Masahiro Tanaka Could Change the Game for Chicago Cubs

By Jerry Burnes
Chung Sung-Jun/Getty Images

Masahiro Tanaka won’t be the next Yu Darvish, but he won’t the next Kosuke Fukudome for the Chicago Cubs and their latest rebuilding effort. In fact, singing Tanaka stands a chance to be the move to roll the Cubs in the right direction after numerous failed free agency signings under the old regime.

Chicago appears to be in the thick of the race for Japanese ace, and some reports on him suggest he’ll match well with MLB hitters but not find the same success he had in Japan. Laying it all out, he looks like a bona fide No. 2 with an ace ceiling. Projecting Tanaka’s basement is difficult at this point. Kei Igawa comes to the minds of many, but some handy math suggests he could fall in behind Darvish in terms of a projected ERA (3.23 via Fan Graphs).

Scouting aside on the prized right-hander, his meaning is much more significant to Theo Epstein, Cubs vice president of baseball operations, because it would mark the landing of the biggest name free agent after being outbid by Texas for Darvish.

Think about it this way, with the New York Yankees and Los Angeles Dodgers hot on his trail, Epstein and the Cubs would have to convince Tanaka they’re going to be a winning team very soon. Otherwise, it’s difficult to see the 25-year-old pitcher wasting his best years for a last place team.

On top of that, the Cubs are seeking an exclusive TV deal the likes of which boosted the Los Angeles Angels into big spending a few years ago.

One of the real values of Tanaka — if he is to land on Chicago’s North Side — is the first real signal that someone is believing in the rebuilding plan that has sputtered to a slow start. His value is bringing in fans with the unprecedented hope that comes every season, and if the previously linked 3.23 ERA holds up it’ll be hard not to buy into him.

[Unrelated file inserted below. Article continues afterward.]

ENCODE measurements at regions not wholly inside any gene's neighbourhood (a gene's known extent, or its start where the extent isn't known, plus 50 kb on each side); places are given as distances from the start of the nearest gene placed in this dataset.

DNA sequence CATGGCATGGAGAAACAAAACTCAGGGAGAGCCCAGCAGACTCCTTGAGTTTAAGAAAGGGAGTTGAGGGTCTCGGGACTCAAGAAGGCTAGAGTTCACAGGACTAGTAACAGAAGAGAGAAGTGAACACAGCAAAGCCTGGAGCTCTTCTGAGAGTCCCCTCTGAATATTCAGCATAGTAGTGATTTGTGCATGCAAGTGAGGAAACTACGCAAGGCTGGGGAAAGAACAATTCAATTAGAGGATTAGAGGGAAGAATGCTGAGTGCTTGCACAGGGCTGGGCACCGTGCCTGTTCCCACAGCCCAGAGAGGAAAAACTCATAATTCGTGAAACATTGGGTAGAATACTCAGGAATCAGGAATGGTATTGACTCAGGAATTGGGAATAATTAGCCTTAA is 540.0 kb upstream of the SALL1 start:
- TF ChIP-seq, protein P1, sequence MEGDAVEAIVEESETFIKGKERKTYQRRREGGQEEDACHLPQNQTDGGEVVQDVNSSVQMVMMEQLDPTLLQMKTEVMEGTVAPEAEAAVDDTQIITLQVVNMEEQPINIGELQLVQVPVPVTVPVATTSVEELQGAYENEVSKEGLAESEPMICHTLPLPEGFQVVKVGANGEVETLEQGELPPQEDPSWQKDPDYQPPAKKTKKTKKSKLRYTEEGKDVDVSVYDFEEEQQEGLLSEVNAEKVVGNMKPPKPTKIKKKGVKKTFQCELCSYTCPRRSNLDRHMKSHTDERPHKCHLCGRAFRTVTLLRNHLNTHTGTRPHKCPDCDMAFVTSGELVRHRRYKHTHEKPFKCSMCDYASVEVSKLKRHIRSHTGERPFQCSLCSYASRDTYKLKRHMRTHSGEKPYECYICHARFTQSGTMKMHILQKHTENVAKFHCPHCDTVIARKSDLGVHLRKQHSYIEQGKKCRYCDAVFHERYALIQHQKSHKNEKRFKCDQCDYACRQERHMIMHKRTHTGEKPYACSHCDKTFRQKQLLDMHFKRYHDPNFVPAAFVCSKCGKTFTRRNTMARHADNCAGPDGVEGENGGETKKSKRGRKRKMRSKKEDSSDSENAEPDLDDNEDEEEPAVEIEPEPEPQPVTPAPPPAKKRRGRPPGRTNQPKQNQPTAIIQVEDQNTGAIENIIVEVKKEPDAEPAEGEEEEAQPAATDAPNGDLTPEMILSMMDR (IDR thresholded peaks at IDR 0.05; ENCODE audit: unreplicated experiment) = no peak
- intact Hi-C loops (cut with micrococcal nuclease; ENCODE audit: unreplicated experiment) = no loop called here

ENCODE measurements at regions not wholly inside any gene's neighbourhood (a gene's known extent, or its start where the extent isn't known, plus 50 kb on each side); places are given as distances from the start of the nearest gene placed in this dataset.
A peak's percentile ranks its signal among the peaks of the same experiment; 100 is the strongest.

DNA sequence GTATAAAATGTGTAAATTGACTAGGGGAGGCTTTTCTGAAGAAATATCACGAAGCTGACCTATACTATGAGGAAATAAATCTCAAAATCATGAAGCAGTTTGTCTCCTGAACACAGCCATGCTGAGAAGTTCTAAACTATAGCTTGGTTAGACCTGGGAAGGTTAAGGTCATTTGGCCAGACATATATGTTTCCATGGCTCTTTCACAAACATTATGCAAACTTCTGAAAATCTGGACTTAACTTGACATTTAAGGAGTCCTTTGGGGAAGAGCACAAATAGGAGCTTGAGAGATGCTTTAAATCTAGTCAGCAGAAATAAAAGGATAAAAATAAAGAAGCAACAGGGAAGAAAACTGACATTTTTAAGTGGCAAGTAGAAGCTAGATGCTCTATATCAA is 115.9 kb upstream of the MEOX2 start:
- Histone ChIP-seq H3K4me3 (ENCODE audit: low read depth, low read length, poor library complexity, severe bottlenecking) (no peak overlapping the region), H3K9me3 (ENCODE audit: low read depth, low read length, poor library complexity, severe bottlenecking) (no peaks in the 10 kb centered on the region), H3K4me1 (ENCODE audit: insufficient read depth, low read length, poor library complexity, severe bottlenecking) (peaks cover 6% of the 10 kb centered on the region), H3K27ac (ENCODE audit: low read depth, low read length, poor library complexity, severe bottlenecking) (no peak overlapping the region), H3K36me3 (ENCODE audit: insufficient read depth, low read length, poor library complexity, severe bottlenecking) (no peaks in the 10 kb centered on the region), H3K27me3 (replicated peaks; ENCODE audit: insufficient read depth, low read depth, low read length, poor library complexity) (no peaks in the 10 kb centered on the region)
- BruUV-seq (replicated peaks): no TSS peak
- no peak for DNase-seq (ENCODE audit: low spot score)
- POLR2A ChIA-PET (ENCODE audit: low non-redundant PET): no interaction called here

He’s the biggest domino the Cubs currently have. Bringing him on board entices more and more free agents. It also gives the Cubs a clearer path in June for the draft where a wealth of college pitchers should be sitting ready at No. 5 not more than a few years away from their debuts.

His signing further inks Epstein’s success forays into the international market, which began with Jorge Soler in Chicago and is now being highlighted by Xander Bogaerts in Boston.

If Tanaka comes, here’s the Cubs’ rotation for 2014:

1. Jeff Samardzija

2. Masahiro Tanaka

3. Travis Wood

4. Edwin Jackson

5. Jake Arrieta

With Jackson expected to have a rebound season and Wood coming off an All-Star appearance, Tanaka solidifies three spots with a potential for four spots locked up with young, veteran arms. Arrieta figures to grab the final spot, but the hard-throwing Justin Grimm (acquired for Matt Garza) is lurking around the corner after a good season out of the bullpen in 2013 with Chicago.

Grimm was drafted by Jason McLeod and Epstein in 2007 with Boston but opted to honor his college commitment to Georgia. There’s familiarity, a fastball around 97 mph and with a good spring he’ll be slotted into the rotation Tanaka or not.

Improvement to the rotation through Tanaka rather than an overhaul can fast track the Cubs in 2015 when top offensive prospects Javier Baez, Kris Bryant, Albert Almora and Soler are expected for either everyday or late season part-time roles with everyday spots targeted for 2016.

If Tanaka isn’t signed, it doesn’t necessarily signal a lack of effort or a broken rebuilding plan. If he is, keep an eye on the North Side in the coming years.


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